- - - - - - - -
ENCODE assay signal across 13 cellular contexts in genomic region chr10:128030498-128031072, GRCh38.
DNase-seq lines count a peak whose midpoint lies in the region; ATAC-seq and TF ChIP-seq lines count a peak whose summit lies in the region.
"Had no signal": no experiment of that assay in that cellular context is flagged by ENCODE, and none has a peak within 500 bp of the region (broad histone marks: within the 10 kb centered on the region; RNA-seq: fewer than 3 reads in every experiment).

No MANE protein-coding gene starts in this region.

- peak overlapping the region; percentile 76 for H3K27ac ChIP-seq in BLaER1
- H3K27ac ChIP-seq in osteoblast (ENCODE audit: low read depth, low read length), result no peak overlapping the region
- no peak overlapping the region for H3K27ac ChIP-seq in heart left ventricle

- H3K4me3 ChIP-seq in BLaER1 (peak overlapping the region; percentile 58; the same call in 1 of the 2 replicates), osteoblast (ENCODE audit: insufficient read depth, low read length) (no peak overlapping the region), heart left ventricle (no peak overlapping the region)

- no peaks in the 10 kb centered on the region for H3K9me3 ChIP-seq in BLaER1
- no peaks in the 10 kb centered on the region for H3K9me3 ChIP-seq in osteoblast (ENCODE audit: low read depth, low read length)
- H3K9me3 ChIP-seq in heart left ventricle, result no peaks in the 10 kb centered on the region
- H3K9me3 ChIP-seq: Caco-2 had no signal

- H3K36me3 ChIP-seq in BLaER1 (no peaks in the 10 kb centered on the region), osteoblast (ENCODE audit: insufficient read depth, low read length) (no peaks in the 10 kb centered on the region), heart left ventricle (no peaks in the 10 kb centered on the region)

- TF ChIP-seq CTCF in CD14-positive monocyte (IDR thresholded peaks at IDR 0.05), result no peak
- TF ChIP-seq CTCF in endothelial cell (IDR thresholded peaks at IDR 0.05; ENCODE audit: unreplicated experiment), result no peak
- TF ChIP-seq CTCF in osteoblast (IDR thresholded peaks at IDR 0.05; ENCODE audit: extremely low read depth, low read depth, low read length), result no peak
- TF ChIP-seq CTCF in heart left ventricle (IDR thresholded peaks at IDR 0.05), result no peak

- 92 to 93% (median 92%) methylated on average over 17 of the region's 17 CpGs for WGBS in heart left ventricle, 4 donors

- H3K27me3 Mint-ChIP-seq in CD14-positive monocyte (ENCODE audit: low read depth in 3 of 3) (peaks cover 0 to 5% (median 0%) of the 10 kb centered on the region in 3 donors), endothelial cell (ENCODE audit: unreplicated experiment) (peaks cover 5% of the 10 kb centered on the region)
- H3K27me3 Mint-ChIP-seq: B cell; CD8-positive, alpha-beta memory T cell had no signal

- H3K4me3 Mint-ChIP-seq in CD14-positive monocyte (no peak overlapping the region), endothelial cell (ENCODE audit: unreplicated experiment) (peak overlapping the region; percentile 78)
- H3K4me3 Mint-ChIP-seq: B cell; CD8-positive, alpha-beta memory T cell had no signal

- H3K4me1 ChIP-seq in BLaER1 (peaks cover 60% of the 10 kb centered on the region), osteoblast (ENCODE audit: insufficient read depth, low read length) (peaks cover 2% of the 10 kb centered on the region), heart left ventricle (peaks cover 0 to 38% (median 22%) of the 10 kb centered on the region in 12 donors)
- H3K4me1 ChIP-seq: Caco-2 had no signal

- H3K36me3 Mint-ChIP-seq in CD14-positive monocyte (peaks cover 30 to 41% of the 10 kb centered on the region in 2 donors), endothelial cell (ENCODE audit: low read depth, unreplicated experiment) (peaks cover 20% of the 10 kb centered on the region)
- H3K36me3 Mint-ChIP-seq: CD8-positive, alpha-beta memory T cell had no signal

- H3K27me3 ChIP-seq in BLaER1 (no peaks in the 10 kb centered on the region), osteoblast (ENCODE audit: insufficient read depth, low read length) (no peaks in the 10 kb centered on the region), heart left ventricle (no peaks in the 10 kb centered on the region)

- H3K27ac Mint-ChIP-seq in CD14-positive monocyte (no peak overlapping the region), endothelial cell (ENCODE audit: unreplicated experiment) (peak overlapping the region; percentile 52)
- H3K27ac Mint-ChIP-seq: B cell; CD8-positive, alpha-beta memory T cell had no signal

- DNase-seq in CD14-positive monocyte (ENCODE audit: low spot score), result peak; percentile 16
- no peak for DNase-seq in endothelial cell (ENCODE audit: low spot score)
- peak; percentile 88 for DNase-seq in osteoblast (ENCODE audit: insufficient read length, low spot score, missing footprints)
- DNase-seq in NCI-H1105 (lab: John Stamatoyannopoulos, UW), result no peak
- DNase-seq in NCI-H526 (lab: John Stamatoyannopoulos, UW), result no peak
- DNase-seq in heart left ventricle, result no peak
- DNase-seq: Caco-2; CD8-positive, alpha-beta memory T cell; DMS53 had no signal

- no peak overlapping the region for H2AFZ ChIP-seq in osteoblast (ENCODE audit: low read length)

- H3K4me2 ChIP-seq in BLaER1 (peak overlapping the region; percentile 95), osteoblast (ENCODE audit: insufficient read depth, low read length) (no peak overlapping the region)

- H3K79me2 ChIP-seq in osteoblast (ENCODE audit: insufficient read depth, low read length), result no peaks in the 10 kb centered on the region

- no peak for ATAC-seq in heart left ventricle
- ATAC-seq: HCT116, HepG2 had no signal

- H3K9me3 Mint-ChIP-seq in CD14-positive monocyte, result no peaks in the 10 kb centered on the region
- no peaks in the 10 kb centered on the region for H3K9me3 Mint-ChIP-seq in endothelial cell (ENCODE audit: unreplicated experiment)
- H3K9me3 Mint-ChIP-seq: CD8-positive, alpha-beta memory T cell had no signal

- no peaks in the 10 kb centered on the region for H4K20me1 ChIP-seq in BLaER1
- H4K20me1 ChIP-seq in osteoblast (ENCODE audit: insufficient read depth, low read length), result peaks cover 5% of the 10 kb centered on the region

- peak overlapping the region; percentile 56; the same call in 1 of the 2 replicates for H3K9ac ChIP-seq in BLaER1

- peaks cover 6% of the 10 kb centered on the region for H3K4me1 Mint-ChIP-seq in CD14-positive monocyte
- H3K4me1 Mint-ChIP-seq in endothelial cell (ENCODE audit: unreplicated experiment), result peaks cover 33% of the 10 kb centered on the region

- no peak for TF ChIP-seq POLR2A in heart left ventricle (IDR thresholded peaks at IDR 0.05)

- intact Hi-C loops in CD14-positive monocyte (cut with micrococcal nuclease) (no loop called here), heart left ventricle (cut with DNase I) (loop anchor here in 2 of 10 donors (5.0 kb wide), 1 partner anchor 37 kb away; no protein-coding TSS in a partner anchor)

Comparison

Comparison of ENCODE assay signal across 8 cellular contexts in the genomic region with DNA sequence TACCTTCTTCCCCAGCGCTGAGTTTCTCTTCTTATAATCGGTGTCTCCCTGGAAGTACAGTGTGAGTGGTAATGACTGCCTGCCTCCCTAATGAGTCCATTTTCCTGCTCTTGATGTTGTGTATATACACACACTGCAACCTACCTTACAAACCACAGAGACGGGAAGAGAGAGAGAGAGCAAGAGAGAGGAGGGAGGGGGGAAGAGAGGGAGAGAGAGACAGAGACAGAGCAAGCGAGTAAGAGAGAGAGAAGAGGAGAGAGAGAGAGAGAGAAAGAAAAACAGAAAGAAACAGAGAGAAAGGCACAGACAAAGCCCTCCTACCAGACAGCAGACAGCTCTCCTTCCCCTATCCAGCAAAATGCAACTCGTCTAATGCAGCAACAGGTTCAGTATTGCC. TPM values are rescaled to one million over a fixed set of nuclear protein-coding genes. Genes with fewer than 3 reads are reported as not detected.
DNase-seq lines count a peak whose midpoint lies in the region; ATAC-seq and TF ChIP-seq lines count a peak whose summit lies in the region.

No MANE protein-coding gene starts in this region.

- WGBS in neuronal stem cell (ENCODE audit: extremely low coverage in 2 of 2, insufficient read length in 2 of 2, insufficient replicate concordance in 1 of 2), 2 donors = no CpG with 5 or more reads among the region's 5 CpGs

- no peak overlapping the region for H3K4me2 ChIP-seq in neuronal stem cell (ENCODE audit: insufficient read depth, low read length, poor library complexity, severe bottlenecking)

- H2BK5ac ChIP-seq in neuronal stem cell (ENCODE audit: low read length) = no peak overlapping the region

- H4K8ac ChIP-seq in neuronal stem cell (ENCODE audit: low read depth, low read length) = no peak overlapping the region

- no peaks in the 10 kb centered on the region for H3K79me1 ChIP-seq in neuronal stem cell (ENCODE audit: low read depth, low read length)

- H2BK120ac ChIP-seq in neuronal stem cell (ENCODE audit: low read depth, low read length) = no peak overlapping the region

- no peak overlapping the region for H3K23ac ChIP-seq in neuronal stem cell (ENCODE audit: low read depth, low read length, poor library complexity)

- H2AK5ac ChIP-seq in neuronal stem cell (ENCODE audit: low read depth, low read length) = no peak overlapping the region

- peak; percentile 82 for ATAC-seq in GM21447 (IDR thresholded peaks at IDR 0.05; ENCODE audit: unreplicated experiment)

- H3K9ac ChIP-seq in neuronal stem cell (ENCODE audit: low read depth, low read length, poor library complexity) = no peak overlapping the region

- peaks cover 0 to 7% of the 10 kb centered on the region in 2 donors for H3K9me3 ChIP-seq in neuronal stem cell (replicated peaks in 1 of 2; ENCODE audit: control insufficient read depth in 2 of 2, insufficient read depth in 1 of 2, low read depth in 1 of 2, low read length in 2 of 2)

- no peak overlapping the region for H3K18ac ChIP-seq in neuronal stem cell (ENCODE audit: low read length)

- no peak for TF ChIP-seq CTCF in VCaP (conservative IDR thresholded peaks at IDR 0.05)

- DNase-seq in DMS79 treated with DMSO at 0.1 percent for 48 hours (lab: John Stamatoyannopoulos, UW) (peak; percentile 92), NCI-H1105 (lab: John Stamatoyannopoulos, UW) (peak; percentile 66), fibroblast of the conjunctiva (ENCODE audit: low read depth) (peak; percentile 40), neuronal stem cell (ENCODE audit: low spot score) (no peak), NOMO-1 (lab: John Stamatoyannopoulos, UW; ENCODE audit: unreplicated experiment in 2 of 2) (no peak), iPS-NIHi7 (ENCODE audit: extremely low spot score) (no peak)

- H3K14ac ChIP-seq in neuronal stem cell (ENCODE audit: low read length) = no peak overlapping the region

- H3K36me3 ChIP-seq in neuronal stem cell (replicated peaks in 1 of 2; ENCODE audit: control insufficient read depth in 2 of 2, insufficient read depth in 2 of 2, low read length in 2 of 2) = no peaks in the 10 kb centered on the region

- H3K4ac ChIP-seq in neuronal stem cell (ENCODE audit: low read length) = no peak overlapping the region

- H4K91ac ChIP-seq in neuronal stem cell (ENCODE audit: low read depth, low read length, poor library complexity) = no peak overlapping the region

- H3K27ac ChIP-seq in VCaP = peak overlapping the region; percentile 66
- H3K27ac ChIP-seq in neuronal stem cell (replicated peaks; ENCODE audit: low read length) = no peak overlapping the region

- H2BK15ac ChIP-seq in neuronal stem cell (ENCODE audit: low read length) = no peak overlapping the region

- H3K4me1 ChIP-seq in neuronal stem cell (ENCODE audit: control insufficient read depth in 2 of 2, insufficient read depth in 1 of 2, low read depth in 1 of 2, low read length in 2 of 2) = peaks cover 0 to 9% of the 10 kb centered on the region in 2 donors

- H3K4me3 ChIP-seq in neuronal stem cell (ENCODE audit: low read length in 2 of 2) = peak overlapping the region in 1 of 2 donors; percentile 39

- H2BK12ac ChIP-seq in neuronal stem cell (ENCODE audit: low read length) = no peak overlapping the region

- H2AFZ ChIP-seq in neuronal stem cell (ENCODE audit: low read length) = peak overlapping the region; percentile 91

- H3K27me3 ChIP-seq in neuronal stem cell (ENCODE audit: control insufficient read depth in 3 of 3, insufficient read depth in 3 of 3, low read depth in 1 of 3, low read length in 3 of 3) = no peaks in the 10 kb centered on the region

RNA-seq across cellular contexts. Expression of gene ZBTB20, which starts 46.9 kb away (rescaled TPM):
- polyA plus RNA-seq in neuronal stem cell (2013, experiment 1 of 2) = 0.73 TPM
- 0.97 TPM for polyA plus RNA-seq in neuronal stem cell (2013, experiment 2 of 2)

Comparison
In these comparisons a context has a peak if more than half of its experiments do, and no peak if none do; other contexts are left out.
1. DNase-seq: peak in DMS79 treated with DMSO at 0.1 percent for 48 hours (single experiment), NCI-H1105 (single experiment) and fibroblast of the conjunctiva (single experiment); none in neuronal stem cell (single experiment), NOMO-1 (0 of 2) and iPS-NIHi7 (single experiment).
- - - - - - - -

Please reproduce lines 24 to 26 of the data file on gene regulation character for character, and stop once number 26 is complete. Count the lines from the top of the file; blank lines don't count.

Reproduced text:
- H3K4me1 ChIP-seq: Caco-2 had no signal

- H3K36me3 Mint-ChIP-seq in CD14-positive monocyte (peaks cover 30 to 41% of the 10 kb centered on the region in 2 donors), endothelial cell (ENCODE audit: low read depth, unreplicated experiment) (peaks cover 20% of the 10 kb centered on the region)
- H3K36me3 Mint-ChIP-seq: CD8-positive, alpha-beta memory T cell had no signal